JACKSON — It's official — the Hoback will never be fracked.
The Trust for Public Land announced yesterday it successfully rounded up more than 1,000 donors, many of whom likely already sported "Don't frack the Hoback" bumper stickers commonly seen around Jackson Hole, to complete the purchase of 58,000 acres of oil and gas leases from an exploration company in the Hoback Basin of the Wyoming Range. The leases will now be retired permanently.
This draws to a close a years-long controversy, though Plains Exploration & Production Company who owned the leases long said they were willing to cooperate to transfer the leases when they discovered the sensitive nature of the land as the headwaters of the Hoback River.
With the purchase, the trust said the $8.75 million deal will permanently preserve hunting, fishing and recreational opportunities on the property in Bridger-Teton National Forest.
While not all of the donors pledged substantial amounts, at least two donors surpassed seven figures.
"I'm pleased to be able to support a practical Wyoming solution that — with this milestone — is now a proud American legacy," said Hansjorg Wyss, a Wilson donor who paid for almost half of the leases with his $4.25 million donation through his Wyss Foundation. "This is about neighbors and communities coming together to protect an iconic Western landscape."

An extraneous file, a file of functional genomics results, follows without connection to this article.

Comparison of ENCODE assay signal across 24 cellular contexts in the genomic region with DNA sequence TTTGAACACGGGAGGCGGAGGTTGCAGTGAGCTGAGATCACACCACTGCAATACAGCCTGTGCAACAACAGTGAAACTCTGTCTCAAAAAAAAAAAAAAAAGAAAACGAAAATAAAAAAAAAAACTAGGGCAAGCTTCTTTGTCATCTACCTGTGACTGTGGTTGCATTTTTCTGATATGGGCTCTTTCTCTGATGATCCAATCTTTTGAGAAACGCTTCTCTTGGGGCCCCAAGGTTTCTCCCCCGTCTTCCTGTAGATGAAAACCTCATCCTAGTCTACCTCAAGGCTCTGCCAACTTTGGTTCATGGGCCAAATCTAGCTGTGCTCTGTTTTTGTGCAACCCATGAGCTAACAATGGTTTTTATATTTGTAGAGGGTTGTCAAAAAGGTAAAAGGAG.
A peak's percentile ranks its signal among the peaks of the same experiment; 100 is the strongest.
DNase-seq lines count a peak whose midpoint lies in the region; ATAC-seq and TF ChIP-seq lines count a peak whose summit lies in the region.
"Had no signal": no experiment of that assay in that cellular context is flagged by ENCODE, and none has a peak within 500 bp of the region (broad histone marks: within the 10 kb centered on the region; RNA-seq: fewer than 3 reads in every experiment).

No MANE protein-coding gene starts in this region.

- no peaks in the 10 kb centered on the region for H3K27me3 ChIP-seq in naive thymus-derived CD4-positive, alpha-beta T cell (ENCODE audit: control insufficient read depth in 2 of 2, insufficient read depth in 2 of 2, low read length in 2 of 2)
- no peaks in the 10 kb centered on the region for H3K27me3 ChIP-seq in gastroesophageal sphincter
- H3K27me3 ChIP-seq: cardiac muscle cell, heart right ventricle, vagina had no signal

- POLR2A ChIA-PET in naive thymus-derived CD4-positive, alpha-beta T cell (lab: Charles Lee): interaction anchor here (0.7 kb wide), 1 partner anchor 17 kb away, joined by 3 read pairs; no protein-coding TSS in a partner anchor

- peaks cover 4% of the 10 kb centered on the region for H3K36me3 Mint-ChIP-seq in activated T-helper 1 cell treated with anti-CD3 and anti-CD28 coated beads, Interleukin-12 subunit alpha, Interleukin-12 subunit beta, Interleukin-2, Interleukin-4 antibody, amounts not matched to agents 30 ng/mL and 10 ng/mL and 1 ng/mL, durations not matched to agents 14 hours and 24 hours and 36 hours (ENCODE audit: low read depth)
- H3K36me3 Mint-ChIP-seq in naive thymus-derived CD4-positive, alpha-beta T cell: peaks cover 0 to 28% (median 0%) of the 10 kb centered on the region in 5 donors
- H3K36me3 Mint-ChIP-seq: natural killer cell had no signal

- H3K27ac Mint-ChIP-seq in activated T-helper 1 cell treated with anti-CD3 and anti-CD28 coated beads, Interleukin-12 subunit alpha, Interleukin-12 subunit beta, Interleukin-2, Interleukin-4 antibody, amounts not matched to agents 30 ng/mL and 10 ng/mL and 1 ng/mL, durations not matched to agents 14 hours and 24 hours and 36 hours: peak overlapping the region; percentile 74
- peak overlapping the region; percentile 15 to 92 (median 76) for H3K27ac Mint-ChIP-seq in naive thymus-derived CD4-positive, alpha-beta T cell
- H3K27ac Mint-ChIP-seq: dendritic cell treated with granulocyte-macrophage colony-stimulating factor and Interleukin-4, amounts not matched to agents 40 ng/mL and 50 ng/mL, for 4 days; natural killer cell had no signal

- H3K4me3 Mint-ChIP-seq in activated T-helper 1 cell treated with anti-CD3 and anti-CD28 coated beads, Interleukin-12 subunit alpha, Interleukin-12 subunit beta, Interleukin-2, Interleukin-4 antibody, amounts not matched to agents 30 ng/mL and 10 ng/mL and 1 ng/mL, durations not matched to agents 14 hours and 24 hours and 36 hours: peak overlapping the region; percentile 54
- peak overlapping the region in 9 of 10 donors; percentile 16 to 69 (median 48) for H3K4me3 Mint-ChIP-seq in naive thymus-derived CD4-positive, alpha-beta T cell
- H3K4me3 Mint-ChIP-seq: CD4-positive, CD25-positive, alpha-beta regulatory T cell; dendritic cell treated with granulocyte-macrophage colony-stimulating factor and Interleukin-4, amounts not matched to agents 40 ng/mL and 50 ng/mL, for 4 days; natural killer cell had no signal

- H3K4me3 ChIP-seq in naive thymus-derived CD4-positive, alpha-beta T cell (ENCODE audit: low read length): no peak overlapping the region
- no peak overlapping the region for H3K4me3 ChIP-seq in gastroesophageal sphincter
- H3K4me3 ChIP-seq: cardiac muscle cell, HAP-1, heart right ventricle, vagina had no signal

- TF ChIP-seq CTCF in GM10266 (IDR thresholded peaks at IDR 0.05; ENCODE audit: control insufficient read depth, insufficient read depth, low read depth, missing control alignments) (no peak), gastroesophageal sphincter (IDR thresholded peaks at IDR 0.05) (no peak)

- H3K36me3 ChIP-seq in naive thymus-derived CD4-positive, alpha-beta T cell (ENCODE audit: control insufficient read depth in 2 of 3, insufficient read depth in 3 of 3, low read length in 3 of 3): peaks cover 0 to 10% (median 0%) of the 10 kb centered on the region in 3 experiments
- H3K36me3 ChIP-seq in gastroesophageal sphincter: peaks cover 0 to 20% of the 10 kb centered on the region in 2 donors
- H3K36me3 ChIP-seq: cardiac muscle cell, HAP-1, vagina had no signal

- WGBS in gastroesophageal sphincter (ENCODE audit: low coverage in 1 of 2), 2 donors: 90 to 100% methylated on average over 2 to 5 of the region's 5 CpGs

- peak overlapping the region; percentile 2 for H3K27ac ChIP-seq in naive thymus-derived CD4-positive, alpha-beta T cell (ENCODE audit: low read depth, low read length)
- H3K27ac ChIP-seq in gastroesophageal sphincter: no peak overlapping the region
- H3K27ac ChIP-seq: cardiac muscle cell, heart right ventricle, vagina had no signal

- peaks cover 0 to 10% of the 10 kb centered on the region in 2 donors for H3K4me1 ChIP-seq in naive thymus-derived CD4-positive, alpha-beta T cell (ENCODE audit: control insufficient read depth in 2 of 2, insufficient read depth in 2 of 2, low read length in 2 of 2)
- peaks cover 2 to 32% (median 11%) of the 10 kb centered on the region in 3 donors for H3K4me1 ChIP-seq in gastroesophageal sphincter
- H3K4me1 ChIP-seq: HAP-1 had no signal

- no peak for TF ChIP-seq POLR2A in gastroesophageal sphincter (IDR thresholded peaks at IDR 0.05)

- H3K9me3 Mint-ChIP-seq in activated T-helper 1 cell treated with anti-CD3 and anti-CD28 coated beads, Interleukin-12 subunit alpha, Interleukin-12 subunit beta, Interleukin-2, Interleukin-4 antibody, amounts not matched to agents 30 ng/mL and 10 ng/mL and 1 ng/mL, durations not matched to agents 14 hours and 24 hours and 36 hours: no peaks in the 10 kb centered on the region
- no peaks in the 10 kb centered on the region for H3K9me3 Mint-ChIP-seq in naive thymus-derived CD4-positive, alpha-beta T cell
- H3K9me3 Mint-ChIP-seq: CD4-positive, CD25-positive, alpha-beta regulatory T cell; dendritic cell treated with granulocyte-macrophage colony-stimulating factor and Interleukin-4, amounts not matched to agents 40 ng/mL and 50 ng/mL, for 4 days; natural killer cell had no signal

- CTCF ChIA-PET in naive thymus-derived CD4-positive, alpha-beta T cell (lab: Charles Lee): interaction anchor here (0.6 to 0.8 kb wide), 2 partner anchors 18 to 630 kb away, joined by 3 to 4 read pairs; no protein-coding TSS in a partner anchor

Entrepreneur Joe Ricketts also donated $1.75 million, including the final $750,000 that rounded out the fundraising.
Though the project was approached with confidence after an Oct. 4 press conference that brought in Gov. Matt Mead, it hinged on the group's ability to raise the money before the deadline. As of the conference, it had already received pledges of $4.5 million.
"Basically the announcement today was we saved the Hoback," a representative of the trust said in a phone interview the day of the conference. Mead that day
called the solution a "win-win" for both industry and preservation.
"I can't think of a better way to start off the New Year," said Will Rogers, president and CEO of the Trust for Public Land in a statement. "This solution honors the wishes of the people of Wyoming and protects a vital corner of Greater Yellowstone for generations to come."
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